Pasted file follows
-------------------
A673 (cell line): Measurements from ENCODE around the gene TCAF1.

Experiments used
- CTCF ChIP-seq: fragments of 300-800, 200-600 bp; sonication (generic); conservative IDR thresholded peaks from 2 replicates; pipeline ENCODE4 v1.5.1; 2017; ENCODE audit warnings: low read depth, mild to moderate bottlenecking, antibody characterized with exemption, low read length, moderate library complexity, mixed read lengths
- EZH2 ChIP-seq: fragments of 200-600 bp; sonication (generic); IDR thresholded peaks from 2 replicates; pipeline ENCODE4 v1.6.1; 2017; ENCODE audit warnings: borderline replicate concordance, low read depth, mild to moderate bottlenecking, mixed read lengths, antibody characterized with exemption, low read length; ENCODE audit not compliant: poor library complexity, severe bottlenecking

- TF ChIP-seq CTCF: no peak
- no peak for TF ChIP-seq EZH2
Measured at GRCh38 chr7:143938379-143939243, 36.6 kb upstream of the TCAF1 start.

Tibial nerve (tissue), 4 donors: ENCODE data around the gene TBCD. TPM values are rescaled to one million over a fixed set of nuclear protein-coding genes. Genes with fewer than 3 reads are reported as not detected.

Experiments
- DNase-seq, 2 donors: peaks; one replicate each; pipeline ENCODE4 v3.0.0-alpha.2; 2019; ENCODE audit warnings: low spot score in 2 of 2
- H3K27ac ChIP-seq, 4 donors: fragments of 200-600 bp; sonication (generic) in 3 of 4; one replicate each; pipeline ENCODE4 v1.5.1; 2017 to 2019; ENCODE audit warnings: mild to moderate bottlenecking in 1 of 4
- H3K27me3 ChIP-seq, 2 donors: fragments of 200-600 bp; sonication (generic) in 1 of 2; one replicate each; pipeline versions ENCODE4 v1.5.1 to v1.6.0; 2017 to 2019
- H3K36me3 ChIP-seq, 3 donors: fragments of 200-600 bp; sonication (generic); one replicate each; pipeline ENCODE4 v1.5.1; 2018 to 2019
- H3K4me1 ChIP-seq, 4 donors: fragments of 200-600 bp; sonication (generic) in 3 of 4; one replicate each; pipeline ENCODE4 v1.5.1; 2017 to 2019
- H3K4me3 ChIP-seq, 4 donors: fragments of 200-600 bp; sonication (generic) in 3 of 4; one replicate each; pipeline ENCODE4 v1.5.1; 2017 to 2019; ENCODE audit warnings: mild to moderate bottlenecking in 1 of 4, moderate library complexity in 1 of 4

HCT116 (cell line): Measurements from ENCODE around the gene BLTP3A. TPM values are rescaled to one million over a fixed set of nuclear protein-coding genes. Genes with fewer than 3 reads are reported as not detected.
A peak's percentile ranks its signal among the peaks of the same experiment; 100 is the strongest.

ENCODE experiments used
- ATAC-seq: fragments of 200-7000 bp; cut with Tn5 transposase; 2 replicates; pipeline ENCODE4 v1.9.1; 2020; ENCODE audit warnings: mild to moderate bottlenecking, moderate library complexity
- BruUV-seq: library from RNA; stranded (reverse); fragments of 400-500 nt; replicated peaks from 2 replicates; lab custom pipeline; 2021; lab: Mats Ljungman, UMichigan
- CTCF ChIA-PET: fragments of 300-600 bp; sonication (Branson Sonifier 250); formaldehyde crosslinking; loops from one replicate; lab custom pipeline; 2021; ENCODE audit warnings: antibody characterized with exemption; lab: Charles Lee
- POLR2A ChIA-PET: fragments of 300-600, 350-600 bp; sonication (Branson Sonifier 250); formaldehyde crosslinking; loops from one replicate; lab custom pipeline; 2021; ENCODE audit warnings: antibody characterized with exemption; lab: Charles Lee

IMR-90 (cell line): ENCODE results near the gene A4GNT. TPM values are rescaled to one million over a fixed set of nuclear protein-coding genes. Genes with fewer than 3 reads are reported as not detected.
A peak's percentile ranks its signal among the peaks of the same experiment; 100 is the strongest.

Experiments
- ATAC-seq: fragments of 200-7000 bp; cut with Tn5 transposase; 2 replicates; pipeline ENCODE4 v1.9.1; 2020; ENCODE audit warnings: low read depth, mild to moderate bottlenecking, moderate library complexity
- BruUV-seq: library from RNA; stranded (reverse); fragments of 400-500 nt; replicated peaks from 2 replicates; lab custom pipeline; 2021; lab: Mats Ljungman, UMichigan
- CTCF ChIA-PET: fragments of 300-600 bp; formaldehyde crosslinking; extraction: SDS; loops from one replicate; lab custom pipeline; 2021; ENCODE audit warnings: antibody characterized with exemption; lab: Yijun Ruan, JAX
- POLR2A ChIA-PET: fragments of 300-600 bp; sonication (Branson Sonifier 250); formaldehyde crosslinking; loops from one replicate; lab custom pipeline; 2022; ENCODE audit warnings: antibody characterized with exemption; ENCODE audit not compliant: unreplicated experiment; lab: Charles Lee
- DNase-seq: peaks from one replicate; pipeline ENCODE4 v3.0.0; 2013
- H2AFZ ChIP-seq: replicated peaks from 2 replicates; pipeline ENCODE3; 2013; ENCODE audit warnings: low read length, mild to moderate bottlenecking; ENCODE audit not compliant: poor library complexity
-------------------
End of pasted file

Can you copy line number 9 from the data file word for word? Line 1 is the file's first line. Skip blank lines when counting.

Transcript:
Experiments